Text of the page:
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Answer the following questions about the text.

1. What are the main principles according to which radio in Britain is organized?

2. What are the sources of the BBC World Service financing?

3. Who has the right to appoint the BBC’s Board of Governors and its chairman?

4. On what grounds are the Director-General and staff appointed?

5. What programmes does the BBC run on sound?

6. What are the main television channels in Britain?

7. What is the difference in financing of the BBC channels if compared with the commercial ones?

8. What do the BBC channels and Independent Television channels broadcast?

9. What are the main principles, which govern Independent Television?

10. What do you think the advantages and disadvantages of tough competition between the BBC and commercial channels are?

Text B

The Rating Battle

There is, of course, a lot of competition between broadcasting organizations. Most TV and radio networks want to increase the expense of other networks.

Good ratings are especially important during prime-time or peak-time, the time of day, or slot, when most people watch TV. Slot also means any short period in broadcasting reserved for a specific purpose.

High audience figures attract more advertising breaks between programmes. Commercials are also known as spots.

The media often talk about ratings battles or ratings wars between networks when discussing competition in the industry.

Answer the following questions about the text.

1. What is meant by “ratings” in the text?

2. Why do you think the competition between broadcasting organizations for “prime-time” or “peak-time” is so tough?

3. What is meant by “rating battles” or “ratings wars”?

Text C

Celebrities, as well as more ordinary people, complain about invasion of privacy or a breach of privacy when they feel their private lives are being examined too closely.

They complain about intrusive reporting techniques like the use of paparazzi, photographers with long-lens cameras who take pictures without the subject’s knowledge or permission. Other intrusive methods include doorstepping, waiting outside someone’s house or office with microphone and camera in order to question them, and secretly recording conversations by bugging rooms with hidden microphones, or bugs.

Answer the following questions using as many words and word combinations from the text as possible. Think of your own examples to justify your decisions.

1. How far do you agree with the journalists who to justify a breach of privacy say that in their work they are guided mainly by the public’s right to know?

2. What are the possible ways to curb the press over intrusion into private lives?

3. How far is it justified to limit press freedom to report on people’s private lives?

Text D

Soap Operas

In the 1930s, when radio was still in its infancy, broadcasting stations in the USA wondered what type of programmes they should put on during the daytime. They came up with the idea of producing serials that would be on the radio every afternoon telling a continuous story. To keep the listeners’ interest, there would be far more crises occurring than in real life. Knowing that the majority of the audience would be women, the broadcasters decided that the women in the serials would be strong characters and the men weak. The serials were an instant success with listeners. As the radio stations were paid for by advertising, these programmes always carried advertisements and, since one of the most frequently advertised products was soap, the programmes became known as soaps or soap operas.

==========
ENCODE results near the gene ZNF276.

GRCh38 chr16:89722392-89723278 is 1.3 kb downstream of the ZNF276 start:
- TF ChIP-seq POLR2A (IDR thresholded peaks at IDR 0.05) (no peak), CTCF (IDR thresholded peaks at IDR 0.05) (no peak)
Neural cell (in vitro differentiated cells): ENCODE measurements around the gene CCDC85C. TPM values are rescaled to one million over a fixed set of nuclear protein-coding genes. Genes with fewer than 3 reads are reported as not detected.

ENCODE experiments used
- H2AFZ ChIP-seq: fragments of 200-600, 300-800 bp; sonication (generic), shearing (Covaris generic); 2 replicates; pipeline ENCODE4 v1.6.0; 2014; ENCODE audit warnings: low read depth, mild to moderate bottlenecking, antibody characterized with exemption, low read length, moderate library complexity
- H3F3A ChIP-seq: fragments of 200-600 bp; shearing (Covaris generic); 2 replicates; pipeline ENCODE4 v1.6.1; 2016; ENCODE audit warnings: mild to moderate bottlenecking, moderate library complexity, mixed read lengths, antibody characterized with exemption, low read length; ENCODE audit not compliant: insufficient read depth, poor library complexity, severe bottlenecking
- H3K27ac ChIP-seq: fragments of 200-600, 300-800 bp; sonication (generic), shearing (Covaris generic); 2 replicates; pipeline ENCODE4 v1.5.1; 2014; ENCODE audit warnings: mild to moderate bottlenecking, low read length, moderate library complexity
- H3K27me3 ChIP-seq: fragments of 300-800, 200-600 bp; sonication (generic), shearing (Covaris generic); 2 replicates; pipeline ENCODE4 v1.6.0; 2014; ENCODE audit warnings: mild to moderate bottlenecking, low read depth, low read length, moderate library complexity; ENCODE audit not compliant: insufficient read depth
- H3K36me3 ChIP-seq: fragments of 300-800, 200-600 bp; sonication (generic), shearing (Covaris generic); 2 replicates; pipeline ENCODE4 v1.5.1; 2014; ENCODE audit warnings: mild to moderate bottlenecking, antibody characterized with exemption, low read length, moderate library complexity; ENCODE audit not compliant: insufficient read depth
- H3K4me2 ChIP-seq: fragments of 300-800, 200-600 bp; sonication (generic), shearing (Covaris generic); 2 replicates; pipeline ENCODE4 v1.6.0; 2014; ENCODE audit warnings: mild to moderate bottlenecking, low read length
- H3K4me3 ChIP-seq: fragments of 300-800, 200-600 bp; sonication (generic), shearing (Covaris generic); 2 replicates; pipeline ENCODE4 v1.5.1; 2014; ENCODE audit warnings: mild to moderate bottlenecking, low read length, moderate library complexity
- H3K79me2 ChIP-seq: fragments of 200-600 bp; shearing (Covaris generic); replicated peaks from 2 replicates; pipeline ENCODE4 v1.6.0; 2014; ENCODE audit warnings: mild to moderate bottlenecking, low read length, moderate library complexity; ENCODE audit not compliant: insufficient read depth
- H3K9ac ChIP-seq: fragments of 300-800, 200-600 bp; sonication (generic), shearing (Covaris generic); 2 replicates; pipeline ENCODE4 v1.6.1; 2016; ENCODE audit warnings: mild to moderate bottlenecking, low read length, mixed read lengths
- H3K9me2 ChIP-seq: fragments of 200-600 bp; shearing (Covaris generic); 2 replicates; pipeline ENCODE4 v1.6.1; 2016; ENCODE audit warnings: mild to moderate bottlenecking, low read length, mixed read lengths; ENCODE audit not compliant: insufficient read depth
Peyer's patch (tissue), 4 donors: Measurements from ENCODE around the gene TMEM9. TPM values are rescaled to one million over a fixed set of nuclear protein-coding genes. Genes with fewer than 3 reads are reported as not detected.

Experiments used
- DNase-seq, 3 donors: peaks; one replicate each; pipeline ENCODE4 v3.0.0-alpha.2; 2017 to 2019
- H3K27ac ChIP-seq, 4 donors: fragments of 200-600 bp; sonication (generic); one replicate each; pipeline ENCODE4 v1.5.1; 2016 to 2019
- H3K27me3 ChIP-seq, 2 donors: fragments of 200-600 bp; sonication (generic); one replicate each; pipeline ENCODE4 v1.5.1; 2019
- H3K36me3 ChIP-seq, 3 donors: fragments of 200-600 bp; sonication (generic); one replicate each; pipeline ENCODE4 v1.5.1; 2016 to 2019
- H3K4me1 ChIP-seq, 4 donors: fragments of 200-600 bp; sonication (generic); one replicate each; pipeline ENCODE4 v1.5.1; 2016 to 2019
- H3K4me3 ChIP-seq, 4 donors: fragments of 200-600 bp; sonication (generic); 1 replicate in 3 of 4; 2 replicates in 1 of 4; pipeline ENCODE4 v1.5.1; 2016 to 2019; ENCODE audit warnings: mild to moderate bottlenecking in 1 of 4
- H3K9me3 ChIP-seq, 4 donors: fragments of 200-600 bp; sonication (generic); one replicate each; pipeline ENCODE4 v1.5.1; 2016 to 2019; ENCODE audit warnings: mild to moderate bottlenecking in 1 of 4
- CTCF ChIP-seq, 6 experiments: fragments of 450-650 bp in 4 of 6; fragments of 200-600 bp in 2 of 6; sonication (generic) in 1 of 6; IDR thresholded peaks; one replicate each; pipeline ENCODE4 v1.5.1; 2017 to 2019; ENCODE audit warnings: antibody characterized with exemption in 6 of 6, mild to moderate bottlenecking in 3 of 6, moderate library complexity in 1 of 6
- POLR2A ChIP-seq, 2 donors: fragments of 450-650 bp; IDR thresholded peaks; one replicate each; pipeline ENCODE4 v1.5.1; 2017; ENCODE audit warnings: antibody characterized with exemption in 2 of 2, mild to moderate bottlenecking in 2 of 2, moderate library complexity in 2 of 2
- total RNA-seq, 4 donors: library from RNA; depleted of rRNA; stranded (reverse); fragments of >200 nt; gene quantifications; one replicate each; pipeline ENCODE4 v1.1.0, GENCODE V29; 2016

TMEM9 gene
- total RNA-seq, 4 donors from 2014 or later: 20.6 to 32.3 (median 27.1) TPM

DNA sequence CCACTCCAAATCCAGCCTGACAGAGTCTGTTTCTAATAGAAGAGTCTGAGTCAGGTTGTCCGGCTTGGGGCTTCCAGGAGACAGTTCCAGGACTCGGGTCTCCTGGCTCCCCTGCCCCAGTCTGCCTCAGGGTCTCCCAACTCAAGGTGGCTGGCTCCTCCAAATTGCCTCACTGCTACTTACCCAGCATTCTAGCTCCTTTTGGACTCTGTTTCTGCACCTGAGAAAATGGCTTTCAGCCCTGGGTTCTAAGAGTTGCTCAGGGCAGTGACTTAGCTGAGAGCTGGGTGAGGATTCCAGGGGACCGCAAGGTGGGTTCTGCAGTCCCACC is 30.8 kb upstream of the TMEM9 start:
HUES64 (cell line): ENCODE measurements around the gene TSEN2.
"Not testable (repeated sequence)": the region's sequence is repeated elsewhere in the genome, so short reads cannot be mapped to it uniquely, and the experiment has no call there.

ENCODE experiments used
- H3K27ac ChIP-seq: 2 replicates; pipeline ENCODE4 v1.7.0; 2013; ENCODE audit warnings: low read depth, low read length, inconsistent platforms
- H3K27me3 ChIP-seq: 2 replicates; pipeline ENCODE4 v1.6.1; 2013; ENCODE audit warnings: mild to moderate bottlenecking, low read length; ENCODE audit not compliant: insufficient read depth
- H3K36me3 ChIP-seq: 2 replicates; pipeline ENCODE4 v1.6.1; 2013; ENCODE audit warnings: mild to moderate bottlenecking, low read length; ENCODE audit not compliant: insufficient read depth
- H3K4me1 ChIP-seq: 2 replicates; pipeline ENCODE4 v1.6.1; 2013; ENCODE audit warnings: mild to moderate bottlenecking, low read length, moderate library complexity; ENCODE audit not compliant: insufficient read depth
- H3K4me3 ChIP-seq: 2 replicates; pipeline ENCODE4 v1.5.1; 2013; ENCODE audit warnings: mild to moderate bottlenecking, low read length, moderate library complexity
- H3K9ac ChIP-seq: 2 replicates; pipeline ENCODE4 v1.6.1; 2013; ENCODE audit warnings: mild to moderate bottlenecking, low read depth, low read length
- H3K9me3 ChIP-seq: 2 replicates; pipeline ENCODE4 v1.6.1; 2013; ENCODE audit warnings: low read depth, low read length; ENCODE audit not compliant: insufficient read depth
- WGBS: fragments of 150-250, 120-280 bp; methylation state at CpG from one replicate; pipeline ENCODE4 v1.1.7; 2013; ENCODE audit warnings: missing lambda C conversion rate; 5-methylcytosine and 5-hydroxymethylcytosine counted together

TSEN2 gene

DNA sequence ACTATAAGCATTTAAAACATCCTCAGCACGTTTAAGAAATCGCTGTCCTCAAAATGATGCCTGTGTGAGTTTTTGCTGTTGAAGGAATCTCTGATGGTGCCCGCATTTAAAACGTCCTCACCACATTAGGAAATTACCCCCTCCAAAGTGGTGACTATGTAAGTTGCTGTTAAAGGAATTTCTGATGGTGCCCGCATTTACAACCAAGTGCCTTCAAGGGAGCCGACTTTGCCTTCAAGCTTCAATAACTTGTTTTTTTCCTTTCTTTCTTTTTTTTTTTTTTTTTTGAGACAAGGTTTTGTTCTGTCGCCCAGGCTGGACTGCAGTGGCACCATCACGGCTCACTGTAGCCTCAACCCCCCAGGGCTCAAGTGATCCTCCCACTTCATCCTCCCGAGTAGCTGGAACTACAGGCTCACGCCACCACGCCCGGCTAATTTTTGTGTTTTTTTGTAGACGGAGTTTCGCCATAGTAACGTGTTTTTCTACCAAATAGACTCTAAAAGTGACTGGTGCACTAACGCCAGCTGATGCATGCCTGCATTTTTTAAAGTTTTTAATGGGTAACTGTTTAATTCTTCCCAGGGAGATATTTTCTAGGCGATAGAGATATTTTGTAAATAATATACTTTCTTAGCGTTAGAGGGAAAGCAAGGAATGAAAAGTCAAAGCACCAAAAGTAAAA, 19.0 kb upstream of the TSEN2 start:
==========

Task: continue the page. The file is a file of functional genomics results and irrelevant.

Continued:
It was really by chance that the soap opera appeared in Britain. The BBC (British Broadcasting Corporation) had no interest in producing this type of programmes but during the Second World War it was thought that the Americans should be shown how well the British people were standing up to the war. For this reason, a soap opera was written for North American service of the BBC; it was called Front Line Family and showed how a typical English family, the Robinsons, were living during the war. Some people in Britain managed to hear the programme and asked for it to be broadcast for the British audience. The BBC were unwilling to do this but finally agreed and broadcast the programme in Britain, but changed the name to the Robinsons. The programme ran for six years.

Other soaps were introduced later, one telling the life of a doctor’s family and another, The Archers, about life in a country village. The original aim of The Archers was to inform farmers of new developments in agriculture. The serial began in 1951 and is still to be heard every week.

Some attempts at soap opera began to appear on television in Britain in the mid-1950s but it was not until 1961 that the first real soap opera appeared. This was shown, not by the BBC, but by commercial television. The serial, called Coronation Street was about lives of people living in a working-class street near Manchester. Although the serial was planned to run for only thirteen weeks, it is still to be seen several nights every week and almost every week has more viewers than any other programme on British television.

The BBC never managed to produce a really successful soap opera until 1984 when it introduced Eastenders. This programme is about life in an area of the east end of London. For a time it had more viewers than Coronation Street and still rivals it as the most popular programme on British television. There is a major difference between the two programmes in that Eastenders concentrates on often rather depressing realism whilst Coronation Street, although having serious storylines, always contains a strong element of comedy.


Date: 2016-04-22; view: 2116


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